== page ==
So we have the setting for a possible art heist, don’t we? And it all sounds very much like Ormerod’s sophomore mystery novel, The Silence of the Night, previously reviewed here at PSB. The security system, Chinese vases, fake art work, a burglary and a violent death that might be accident or might be murder are all features of that other novel. But there the similarity ends. There is no theft – fake or otherwise – in this novel. It’s an unequivocal murder that takes place.
Like most of Ormerod’s books we also are dealing with a crime in the past in the intricate plot. The victim is former police detective Roy Towers, currently Bruno’s newest security man and a painter in his own right. And he was the lead detective responsible for arresting a murderer in a crime of passion that involved Roy's former mistress. That murderer, now behind bars, has a wife who is hounding Roy for sending her husband to prison. The oddity is that woman was Roy’s mistress and the reason for the murder her husband was convicted for. That old murder case seems to be at the core of the motive for the killing that takes place at Bruno’s estate.
Roy’s odd hobby is taking part in the bi-weekly art seminars and working on an acrylic still life that gives the book its title. He has painted the same still life made up of a Chinese vase with yellow flowers, a hunter’s trumpet and a pistol (see the illustrations on the dust jackets) for several months. The full set is handled by a gallery owner in London and bizarrely the paintings are extremely popular and sell quite regularly. [Still lifes popular in the 80s? And selling repeatedly? Hard to believe.] Roy’s latest painting and the still life props are crucial to the plot of this mystery. Most interesting is that the novel involves not one, but two impossible problems! Nowhere is this indicated on the book jacket of my copy or anywhere else. You won’t know this until you actually read the book...or this review.
This impossible problem reminded me of the clever ideas Edward D. Hoch dreamt up in the hundreds of stories he wrote for Ellery Queen’s Mystery Magazine. It would be a fantastic idea for a short story. But it wears out its welcome in this novel. The two possible solutions can be thought out rather quickly by any reader with a modicum of common sense. Richard and Amelia come up with the more improbable of the two solutions. But it takes Inspector Poynton to point out to Richard the real explanation of how the gun was used to kill Roy and still end up on the table in the exact spot with the flower petals undisturbed.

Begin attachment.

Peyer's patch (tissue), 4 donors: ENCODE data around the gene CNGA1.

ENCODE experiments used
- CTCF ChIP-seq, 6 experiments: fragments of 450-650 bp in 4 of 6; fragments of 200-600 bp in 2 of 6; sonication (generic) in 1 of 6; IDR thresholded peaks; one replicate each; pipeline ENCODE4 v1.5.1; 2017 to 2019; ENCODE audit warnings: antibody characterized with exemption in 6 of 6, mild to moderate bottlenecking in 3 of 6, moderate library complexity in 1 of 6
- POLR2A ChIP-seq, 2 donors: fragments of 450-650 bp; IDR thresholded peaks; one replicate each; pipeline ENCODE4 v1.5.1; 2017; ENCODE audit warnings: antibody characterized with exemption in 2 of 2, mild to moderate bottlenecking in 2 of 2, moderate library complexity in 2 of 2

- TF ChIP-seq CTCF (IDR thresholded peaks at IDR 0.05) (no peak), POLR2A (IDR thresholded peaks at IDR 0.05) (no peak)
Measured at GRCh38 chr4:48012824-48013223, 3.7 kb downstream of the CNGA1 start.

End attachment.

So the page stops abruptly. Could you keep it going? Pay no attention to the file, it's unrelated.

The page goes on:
What does keep the book interesting as a murder mystery is trying to figure out which one of the guests at the art seminar killed Roy. There are multiple suspects and multiple motives, some of which are trickily exposed in the usual surprise-filled chapters Ormerod so often delivers in his crime fiction. The second impossible problem, one of lesser intricacy but still quite baffling, is the puzzle of the Chinese vase and the nine fakes up on display in a corridor upstairs. How did the genuine vase used in the still life get switched with a fake one after the murder when the studio was locked and sealed? And why is one of the artists who is interested in recreating that Chinese vase so intent on getting into the studio to use the kiln to fire his vase?
But... even lesser Ormerod is good Ormerod. Unlike Reginald Hill who criticized his mystery writer colleague for being overly complicated in devising his crime plots and accusing him of being a failure I disagree. I’ll keep coming back for more. Roger Ormerod has a fascinating and teeming imagination. There was enough here to tantalize me and keep me reading to the end.
I have more Roger Ormerod books to read and more reviews planned throughout the summer. Stay tuned!